Today 3,000 writers flooded the Los Angeles Convention Center to vote on whether to strike or not. The vote came down 90% in favor. The strike could be announced as early as Friday. However talks are ongoing, and any strike could vaporize as soon as it begins... depending on how obstinate all the parties feel like being.
The main issue here is that writers want a nice cut of the studios' DVD profits. They have smartly figured out that while theatrical performance is a crap shoot, many films attain profitability on DVD--even ones that tanked in theaters. This DVD revenue has been keeping the lights on at the studios for years. So now writers want the huge media conglomerates to fork it over. Will the studios do so? Stay tuned.
What does the strike mean to you? Well, unless you're in the guild, or have a spec about to go out through a big agency, not much. But what it does mean is that if the strike goes on a while, all those writers will be writing specs. That's very bad news indeed for everyone trying to break in, because it means that the market will be flooded with material from the big boys, crowding out the little guys for a while.
For everyone's sake, let's hope a deal is struck quickly!
This from the WGA web site as of 11-01-07:
Contact: Gregg Mitchell (323) 782-4574
Sherry Goldman (718) 224-4133
News Release: November 2, 2007
WGA Negotiating Committee Recommends Call for Strike
Membership Meeting Draws 3,000
LOS ANGELES -- Before a standing-room-only audience of 3,000 Writers Guild members in the Los Angeles Convention Center’s West Hall in downtown L.A. Thursday night, the Writers Guild of America Negotiating Committee, on behalf of the Writers Guild of America, West (WGAW) and the Writers Guild of America, East (WGAE), announced its unanimous recommendation to call a strike against the film studios and television networks that make up the Alliance of Motion Picture and Television Producers (AMPTP). Screen Actors Guild President Alan Rosenberg joined the Negotiating Committee onstage to voice his union’s support of writers.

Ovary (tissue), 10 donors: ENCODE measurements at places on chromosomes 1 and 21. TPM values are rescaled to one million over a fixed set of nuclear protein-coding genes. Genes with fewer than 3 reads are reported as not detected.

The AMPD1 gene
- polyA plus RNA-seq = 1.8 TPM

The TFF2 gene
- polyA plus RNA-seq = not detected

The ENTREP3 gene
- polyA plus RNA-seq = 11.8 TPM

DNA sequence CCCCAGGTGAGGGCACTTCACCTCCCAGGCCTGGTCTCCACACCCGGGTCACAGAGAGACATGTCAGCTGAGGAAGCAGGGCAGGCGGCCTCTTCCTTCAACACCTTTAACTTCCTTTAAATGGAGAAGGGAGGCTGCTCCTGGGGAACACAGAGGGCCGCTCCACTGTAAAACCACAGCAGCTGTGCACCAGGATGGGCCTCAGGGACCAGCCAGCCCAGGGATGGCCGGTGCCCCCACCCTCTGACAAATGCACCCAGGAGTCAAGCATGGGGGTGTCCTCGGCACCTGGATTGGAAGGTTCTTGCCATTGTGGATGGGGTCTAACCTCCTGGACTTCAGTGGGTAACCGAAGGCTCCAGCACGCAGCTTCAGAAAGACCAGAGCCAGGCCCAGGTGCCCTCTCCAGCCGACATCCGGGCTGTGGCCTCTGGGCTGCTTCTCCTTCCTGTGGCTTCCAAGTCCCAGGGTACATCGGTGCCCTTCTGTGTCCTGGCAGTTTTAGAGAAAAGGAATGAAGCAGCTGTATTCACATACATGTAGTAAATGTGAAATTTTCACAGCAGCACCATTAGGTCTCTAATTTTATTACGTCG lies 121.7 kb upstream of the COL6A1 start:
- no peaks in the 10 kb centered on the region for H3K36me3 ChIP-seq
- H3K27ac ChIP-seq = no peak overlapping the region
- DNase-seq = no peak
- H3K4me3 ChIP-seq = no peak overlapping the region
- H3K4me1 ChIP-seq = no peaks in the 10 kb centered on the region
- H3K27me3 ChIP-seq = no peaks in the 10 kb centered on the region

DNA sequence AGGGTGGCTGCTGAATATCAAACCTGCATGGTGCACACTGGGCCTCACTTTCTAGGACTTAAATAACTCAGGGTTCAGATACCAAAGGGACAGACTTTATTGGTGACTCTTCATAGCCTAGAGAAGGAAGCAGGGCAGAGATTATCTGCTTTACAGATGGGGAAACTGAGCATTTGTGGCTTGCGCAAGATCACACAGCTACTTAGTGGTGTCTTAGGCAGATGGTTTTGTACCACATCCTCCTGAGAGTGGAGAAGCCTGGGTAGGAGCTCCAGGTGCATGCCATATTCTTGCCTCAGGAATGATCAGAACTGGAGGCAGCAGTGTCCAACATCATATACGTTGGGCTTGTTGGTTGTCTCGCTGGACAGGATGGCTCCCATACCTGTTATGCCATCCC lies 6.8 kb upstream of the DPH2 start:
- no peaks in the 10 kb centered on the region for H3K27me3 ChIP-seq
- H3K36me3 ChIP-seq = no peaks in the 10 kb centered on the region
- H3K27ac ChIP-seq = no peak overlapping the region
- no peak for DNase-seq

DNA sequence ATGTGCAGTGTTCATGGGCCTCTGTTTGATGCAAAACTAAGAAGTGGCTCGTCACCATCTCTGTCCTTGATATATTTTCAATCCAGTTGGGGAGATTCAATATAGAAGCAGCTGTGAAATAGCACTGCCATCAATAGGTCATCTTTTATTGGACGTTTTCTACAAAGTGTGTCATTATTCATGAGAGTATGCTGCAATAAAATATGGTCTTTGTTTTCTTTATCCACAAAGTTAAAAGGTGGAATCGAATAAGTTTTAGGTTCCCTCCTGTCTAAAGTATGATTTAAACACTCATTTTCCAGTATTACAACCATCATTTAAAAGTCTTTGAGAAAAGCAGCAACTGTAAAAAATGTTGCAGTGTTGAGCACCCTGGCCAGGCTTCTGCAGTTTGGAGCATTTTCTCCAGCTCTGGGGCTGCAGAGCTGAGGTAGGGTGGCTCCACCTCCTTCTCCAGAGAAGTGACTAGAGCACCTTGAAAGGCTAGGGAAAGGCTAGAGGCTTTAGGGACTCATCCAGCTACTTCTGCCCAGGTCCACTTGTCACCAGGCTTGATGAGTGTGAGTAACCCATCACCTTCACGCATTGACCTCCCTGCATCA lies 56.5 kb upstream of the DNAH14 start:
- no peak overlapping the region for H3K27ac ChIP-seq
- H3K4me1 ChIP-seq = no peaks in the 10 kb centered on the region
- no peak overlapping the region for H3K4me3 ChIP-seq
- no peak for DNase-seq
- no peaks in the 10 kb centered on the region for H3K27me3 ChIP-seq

During the largest membership meeting in WGAW history, the Negotiating Committee reported that the AMPTP had called a halt to talks by demanding that the Guild accept the extension of the current DVD formula to new media. The committee also informed the audience that in three months of negotiations, the AMPTP has not responded in any serious manner to its initial proposals.
Members spent three hours in frank discussion of the report and recommendation. From microphones on the floor, WGA members expressed their anger at the Companies’ refusal to bargain seriously, reiterating their overwhelming support for the Negotiating Committee, Guild leadership, and for the bargaining agenda of the WGA.
The WGAW Board and the WGAE Council will meet Friday to consider the recommendation of the Negotiating Committee and to decide the next steps.
For more information about the Writers Guild of America, West, please visit www.wga.org. For more information about the Writers Guild of America, East, please visit: www.wgaeast.org.
The Writers Guild of America, West (WGAW) and the Writers Guild of America, East (WGAE) represent writers in the motion picture, broadcast, cable, and new media industries in both entertainment and news. The unions conduct numerous programs, seminars, and events throughout the world on issues of interest to, and on behalf of, writers.